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Letter from New York
Mathew Tombers is Managing Director of Intermat, Inc., ( a television company which executive produces programs and consults with industry companies on a variety of issues. Intermat, Inc. is currently involved in approximately thirty hours of television in various stages for a variety of networks. He is one of the Executive Producers of OFF TO WAR, a ten hour series for Discovery Times and for a one hour on international adoptions for Discovery Health. He has consulted a variety of companies, including Ted Turner Documentaries, WETA, Betelgeuse Productions, and Creation Films, Lou Reda Productions as well as many others.

April 2, 2006

Tombers Ponders Passivity

My brother, sister, brother-in-law and I, were together in the same place at the same time for the first time in five years. It is a rare occurrence as we three siblings live in separate states.

Such a reunion seemed to call for reflection and I booked myself a bedroom on the Silver Meteor, the train which runs from Orlando, near my sister’s, to New York and settled in for twenty four hours of private time, with books and music and the rare gift of time to absorb it all. While I trundled north, slowly, as there were track repairs underway which held us up, I reflected upon family and nation, two things locked in the soul of this country. As the countryside rolled by, the U.S. was marking the 3rd anniversary of the invasion of Iraq.

The marking of the anniversary was very tame from both sides of the political spectrum. President Bush did barnstorm the country defending the war and, here and there, in smaller than expected numbers, protestors came out and rather politely demonstrated against our Iraqi adventure.

When I was young and Viet Nam was an inferno both there and here, I remember participating in my first Peace Demonstration, being a member of a crowd that seemed to stretch on endlessly in front of and behind me.

While riding the rails and listening to Rachmaninoff, I speculated on the reasons that this war has generated so little in terms of protest compared with Viet Nam. Certainly, there are similarities. A goodly portion of the country is opposed to our presence in Iraq as a goodly portion was opposed to our presence in Viet Nam. Viet Nam degenerated on every front into a quagmire and Iraq has every potential for doing the same, if it has not already.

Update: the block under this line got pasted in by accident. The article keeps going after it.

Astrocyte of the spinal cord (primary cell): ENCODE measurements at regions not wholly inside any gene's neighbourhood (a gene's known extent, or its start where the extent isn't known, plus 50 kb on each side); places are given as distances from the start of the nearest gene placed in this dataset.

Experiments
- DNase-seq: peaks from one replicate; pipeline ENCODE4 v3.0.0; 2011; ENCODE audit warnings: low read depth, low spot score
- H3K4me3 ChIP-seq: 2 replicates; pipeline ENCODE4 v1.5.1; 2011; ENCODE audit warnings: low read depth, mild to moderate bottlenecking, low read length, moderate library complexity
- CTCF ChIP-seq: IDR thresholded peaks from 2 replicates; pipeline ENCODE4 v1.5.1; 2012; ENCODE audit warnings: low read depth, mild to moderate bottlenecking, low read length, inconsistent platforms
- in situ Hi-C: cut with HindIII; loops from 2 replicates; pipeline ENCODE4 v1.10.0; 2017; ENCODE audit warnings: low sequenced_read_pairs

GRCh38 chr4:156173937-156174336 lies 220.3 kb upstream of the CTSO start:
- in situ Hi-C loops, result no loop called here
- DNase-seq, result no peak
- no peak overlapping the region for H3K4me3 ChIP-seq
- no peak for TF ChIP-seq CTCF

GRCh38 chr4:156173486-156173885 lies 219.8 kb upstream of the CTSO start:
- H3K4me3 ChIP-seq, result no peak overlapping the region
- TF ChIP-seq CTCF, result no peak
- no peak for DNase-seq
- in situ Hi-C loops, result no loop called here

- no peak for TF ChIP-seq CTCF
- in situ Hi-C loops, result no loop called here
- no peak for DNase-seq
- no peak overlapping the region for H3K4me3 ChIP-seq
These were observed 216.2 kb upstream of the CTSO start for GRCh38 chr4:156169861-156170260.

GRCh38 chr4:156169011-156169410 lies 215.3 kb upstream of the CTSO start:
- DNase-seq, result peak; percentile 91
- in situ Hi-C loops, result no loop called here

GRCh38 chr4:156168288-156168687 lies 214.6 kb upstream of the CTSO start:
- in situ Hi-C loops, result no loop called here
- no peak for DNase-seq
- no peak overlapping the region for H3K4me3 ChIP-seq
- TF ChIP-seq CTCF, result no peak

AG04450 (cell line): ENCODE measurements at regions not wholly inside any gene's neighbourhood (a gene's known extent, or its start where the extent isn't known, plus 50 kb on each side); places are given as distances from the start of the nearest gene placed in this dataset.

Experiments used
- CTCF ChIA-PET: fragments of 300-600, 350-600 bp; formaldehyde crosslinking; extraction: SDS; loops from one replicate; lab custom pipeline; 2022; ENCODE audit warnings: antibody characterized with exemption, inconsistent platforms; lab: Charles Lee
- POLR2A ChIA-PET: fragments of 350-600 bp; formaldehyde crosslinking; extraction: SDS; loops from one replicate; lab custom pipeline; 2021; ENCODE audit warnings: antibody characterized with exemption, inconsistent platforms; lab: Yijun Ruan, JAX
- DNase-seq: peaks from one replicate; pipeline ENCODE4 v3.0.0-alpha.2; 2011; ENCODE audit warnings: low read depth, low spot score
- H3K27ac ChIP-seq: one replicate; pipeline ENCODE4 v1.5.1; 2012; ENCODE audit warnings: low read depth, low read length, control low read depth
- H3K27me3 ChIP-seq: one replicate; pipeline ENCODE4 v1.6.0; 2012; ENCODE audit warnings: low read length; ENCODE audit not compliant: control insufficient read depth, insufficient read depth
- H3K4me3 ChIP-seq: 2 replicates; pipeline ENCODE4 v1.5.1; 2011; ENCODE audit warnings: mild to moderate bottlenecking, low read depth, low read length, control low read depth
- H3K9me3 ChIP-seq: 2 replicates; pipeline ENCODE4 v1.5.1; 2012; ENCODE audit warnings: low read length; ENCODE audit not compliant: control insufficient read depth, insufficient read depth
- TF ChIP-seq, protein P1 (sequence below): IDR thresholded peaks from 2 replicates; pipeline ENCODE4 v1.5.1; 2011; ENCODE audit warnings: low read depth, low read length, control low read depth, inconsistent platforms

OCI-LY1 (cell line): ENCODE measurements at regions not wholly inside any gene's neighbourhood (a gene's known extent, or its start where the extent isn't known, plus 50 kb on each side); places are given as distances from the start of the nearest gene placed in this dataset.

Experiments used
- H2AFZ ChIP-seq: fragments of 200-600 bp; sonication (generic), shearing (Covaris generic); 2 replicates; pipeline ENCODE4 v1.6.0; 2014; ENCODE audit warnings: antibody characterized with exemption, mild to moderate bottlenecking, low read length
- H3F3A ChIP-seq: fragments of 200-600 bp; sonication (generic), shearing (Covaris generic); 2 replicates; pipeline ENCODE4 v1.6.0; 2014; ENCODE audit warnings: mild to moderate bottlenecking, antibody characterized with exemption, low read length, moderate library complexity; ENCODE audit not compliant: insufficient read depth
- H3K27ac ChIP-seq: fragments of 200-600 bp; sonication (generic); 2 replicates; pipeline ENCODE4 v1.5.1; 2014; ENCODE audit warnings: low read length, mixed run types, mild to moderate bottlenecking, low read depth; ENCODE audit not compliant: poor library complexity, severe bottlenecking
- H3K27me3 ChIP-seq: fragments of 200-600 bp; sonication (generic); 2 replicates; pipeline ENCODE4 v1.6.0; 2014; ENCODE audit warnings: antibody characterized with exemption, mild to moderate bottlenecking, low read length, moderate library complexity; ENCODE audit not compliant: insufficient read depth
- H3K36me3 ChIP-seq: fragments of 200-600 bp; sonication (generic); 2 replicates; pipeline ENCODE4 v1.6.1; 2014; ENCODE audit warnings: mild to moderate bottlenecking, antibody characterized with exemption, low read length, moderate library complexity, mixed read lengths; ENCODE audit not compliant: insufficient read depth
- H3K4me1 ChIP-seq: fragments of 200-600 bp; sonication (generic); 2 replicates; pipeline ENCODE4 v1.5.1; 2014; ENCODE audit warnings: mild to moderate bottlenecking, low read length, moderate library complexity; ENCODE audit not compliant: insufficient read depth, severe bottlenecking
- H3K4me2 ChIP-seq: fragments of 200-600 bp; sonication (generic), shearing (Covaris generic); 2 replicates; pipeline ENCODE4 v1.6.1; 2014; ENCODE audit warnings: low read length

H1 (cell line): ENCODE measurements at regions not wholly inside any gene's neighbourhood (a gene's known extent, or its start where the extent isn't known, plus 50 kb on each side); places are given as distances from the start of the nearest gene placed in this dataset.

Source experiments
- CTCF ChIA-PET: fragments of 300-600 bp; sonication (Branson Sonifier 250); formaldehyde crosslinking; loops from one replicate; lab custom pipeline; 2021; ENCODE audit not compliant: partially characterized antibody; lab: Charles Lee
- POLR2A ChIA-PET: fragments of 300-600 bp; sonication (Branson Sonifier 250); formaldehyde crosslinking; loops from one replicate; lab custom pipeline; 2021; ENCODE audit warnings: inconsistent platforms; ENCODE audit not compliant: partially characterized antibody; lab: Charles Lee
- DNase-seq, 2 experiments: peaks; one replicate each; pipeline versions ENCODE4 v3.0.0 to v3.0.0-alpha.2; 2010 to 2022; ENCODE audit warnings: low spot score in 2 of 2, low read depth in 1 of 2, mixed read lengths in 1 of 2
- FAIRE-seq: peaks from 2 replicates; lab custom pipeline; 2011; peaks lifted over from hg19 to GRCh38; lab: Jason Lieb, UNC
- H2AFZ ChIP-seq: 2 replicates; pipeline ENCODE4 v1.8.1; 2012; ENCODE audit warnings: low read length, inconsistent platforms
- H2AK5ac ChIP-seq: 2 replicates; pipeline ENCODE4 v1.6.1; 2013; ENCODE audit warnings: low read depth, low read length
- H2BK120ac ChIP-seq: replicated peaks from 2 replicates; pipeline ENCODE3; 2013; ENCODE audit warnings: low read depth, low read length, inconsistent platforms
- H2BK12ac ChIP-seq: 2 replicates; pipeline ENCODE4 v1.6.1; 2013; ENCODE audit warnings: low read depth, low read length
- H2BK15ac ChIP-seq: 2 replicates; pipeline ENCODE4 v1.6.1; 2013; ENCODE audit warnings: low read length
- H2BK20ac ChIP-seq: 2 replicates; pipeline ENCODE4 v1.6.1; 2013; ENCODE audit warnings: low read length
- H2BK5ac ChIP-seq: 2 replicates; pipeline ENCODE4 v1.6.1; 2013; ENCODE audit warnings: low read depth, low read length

Viet Nam had My Lai and Iraq has its Abu Ghraib.

But there is no draft as there was for Viet Nam; only those who in some way or other have chosen to go are in Iraq so there is no outrage from the young about being forced to fight in a war in which they do not believe. There is no immediate threat to motivate them; and their parents.

Thankfully, unlike Viet Nam, we are not reviling the troops, having come to understand the difference between fighters and policy makers.

My generation of baby boomers, the people who marched with me in that Peace Demonstration, seems to have lost the outrage in our souls. After returning to New York, walking on Wall Street, a middle-aged woman, my contemporary, handed out a postcard with photos of caskets returning from Iraq. Later, I wanted to go back and thank her. She had put action to her beliefs.

My generation has evolved from protesting to yuppie-dom to quietly living out our lives as the world swirls around us, content to e-mail our senators with our protests [if we have any], reluctant to take to the streets to demand a change or to engage powerfully in the life of body politic.

And there is always behind us the specter of the falling buildings on 9/11, an event which eventually led to our presence in Iraq and, in its devastation, helps explain our emotional ambivalence about this war. Yet, unlike World War II, we are not united in moral outrage. The moral ambiguities of our universe give us pause and result in political paralysis rather than activism. We lack both the moral certainty of WWII and the commanding voices of dissent that punctuated the Viet Nam Era.. Where is our Gene McCarthy?

When Bush stated, almost nonchalantly, that it would be for another President to withdraw the troops, a shot of electricity ran through the country and jump started a dialog different in tone than any heard to date about this war. Suddenly, the debate has become more vital overnight; a differing reality has set in. Dissent seems to have begun. Mr. Cheney is blaming the media for our discontent, reminding me of Spiro Agnew and his "nattering nabobs of negativity."

It may be that the body politic is awakening from a long slumber and will find a voice for this time